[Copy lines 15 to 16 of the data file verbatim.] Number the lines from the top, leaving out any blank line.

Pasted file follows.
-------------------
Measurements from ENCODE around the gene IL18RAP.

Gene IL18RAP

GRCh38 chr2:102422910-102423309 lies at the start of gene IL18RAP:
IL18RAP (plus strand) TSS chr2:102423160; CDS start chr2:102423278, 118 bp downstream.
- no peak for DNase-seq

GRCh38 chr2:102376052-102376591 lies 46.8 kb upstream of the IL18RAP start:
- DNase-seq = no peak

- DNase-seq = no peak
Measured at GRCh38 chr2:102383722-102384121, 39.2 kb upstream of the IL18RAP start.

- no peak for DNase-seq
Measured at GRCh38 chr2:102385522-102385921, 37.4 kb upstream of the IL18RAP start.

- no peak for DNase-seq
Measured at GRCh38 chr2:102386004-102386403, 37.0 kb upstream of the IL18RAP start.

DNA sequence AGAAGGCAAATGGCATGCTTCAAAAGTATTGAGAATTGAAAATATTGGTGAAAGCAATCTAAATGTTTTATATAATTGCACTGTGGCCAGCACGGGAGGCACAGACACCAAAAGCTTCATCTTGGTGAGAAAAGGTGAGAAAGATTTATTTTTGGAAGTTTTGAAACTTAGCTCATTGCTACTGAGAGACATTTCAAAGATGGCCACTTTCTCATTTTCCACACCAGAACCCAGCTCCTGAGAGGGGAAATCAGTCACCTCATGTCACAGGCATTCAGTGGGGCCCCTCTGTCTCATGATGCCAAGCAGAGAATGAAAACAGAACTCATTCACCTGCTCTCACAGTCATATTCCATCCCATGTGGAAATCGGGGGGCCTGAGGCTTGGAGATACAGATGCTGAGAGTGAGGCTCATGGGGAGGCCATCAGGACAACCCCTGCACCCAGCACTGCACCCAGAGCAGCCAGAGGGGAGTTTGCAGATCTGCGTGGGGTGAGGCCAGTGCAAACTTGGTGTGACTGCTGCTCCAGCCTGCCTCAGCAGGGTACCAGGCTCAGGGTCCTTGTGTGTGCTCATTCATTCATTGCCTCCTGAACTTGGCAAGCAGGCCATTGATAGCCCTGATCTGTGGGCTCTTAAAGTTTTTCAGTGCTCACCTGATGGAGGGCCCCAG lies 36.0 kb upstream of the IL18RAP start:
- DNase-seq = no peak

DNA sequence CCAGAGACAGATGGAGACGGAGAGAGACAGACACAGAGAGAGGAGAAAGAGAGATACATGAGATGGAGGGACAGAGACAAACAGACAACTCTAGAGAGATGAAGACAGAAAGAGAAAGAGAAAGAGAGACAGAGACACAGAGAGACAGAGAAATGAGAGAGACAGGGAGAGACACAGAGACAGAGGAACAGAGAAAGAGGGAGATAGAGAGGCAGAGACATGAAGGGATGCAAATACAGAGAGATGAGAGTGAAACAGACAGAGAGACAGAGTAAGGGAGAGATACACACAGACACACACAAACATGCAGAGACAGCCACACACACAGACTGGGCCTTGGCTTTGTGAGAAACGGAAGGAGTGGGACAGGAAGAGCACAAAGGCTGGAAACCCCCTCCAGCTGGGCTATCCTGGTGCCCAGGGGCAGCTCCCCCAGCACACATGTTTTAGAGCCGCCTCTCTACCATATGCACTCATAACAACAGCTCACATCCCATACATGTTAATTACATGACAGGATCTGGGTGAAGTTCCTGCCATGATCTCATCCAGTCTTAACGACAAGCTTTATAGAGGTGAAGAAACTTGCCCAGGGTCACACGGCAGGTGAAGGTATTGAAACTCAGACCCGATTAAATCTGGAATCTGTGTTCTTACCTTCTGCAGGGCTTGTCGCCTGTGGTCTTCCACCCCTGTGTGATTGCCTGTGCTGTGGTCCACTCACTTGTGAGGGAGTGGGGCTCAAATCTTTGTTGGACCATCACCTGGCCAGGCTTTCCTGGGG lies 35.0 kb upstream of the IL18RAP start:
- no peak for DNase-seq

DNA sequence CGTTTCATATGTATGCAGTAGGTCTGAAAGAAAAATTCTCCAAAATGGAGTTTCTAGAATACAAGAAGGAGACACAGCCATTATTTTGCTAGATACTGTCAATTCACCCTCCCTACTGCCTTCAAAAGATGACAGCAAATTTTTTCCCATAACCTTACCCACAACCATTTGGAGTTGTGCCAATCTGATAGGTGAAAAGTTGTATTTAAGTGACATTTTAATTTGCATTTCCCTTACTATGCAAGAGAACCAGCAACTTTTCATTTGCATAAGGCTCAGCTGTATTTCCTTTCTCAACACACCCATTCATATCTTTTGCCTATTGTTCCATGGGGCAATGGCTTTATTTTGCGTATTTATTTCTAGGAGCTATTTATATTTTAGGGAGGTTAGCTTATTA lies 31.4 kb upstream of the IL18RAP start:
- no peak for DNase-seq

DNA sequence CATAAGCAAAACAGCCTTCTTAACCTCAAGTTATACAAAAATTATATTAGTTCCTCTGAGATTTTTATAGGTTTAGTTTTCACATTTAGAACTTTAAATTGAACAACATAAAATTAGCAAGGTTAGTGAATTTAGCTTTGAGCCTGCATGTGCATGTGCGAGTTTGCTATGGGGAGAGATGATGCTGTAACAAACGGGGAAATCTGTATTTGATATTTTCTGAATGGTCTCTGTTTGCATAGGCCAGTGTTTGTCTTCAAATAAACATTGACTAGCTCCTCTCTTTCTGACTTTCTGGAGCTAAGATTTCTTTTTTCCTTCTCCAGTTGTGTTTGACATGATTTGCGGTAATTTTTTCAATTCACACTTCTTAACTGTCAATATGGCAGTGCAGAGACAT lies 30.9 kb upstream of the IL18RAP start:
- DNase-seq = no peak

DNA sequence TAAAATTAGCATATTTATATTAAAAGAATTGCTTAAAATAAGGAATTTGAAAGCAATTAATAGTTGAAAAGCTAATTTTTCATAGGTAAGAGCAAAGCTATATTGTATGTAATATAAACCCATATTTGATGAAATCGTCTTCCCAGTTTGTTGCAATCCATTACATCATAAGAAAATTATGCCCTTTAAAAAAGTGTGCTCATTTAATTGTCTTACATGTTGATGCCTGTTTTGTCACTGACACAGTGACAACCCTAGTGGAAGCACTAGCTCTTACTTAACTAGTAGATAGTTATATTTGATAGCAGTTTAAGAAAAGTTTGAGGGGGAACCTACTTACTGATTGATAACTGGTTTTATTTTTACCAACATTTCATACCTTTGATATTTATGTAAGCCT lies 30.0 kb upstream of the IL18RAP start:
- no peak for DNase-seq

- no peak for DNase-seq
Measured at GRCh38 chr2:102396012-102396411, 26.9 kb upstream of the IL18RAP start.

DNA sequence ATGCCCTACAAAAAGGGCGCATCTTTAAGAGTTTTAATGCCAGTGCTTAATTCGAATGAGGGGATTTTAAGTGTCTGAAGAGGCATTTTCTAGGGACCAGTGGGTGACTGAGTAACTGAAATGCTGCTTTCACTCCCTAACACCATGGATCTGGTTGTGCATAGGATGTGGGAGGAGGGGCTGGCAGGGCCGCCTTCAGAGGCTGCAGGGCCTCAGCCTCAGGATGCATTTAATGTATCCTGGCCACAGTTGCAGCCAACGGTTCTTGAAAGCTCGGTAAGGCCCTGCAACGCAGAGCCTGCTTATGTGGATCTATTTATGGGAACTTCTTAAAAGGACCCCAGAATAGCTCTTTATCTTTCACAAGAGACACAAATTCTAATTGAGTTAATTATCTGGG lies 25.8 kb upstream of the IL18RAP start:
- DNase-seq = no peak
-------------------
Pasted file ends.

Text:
- DNase-seq = no peak

DNA sequence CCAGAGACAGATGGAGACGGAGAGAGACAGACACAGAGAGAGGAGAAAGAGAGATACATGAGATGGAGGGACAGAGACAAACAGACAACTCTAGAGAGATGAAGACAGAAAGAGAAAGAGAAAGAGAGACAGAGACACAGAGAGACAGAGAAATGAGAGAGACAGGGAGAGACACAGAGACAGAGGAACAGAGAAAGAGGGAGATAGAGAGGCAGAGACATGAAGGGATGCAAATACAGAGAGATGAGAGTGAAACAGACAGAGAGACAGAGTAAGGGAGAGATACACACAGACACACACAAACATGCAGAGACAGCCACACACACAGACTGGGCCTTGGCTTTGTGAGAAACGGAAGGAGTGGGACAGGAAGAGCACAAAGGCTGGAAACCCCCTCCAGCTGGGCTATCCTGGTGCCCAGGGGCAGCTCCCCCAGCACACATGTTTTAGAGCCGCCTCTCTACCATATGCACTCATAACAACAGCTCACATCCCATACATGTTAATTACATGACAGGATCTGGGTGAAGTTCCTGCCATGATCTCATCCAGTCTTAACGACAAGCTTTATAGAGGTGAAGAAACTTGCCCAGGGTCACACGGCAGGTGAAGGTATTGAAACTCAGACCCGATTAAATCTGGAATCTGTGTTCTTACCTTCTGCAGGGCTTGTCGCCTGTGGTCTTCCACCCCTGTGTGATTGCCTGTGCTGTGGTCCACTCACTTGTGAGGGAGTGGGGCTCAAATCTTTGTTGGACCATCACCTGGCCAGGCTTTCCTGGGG lies 35.0 kb upstream of the IL18RAP start: